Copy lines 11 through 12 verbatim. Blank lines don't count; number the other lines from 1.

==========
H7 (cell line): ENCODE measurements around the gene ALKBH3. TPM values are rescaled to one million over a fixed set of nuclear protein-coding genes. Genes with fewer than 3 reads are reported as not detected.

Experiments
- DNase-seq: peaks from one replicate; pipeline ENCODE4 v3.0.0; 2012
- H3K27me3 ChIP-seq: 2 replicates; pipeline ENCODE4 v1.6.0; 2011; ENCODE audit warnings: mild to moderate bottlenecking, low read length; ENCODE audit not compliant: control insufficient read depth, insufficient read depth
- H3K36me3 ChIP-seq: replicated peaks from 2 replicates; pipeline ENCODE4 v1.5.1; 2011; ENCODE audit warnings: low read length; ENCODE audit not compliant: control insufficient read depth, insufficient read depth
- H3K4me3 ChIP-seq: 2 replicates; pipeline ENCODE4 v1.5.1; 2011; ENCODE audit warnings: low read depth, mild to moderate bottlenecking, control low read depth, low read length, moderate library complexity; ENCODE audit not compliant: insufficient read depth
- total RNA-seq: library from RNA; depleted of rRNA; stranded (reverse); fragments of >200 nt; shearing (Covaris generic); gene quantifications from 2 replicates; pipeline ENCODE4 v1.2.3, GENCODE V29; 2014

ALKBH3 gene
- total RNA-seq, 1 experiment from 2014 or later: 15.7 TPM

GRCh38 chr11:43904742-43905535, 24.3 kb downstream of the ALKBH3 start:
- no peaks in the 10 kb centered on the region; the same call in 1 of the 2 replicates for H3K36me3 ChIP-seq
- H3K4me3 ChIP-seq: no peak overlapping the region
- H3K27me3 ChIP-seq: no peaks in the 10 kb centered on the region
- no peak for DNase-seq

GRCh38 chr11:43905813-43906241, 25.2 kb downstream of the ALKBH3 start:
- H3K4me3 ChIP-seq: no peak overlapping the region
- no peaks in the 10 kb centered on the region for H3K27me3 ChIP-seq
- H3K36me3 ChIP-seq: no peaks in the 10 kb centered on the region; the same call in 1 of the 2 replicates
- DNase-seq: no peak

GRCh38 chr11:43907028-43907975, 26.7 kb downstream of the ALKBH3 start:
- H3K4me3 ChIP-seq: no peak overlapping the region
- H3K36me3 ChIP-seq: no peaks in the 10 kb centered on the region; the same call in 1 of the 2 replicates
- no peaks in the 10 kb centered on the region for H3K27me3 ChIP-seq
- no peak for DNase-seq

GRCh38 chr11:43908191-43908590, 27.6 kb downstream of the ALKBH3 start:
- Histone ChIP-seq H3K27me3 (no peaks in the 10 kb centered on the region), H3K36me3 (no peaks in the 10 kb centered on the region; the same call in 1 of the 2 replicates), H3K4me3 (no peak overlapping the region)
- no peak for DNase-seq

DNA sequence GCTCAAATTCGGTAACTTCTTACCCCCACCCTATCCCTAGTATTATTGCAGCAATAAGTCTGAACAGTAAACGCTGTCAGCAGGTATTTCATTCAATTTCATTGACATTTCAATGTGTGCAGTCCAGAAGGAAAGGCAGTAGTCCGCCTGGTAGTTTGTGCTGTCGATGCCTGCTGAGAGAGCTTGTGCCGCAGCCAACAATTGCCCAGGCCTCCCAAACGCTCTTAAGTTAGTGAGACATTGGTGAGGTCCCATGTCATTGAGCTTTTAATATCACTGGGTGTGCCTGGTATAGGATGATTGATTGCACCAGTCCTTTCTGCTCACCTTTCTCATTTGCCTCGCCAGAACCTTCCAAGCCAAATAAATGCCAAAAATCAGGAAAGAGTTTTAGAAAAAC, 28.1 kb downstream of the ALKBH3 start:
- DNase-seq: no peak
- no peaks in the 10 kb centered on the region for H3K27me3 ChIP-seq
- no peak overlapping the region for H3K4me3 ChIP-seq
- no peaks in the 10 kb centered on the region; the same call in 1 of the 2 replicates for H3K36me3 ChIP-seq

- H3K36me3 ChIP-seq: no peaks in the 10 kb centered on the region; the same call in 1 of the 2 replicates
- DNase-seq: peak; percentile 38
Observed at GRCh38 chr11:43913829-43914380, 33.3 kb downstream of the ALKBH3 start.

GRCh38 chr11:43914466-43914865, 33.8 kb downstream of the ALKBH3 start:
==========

- no peaks in the 10 kb centered on the region; the same call in 1 of the 2 replicates for H3K36me3 ChIP-seq
- H3K4me3 ChIP-seq: no peak overlapping the region